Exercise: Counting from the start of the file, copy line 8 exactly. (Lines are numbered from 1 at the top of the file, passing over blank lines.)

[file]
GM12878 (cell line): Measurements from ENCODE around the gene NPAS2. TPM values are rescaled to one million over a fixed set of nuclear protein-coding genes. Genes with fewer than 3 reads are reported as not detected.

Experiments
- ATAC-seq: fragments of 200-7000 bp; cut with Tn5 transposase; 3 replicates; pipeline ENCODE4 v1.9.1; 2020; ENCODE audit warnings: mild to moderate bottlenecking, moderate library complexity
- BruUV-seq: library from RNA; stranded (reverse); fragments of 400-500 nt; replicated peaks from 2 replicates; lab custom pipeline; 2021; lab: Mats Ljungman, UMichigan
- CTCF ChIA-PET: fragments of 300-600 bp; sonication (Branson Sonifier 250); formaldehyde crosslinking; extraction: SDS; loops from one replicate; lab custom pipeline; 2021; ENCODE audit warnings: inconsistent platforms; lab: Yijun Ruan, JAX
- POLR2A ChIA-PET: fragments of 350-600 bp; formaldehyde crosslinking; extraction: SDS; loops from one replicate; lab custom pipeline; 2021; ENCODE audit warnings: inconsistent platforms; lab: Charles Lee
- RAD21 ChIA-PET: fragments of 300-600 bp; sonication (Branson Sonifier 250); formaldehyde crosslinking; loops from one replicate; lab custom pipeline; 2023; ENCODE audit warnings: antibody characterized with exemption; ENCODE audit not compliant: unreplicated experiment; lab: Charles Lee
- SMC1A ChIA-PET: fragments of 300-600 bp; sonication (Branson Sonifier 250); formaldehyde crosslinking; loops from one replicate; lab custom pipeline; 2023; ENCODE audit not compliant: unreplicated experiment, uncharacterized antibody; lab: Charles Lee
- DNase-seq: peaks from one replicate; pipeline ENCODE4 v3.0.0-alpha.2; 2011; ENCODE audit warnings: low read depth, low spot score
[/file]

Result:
- SMC1A ChIA-PET: fragments of 300-600 bp; sonication (Branson Sonifier 250); formaldehyde crosslinking; loops from one replicate; lab custom pipeline; 2023; ENCODE audit not compliant: unreplicated experiment, uncharacterized antibody; lab: Charles Lee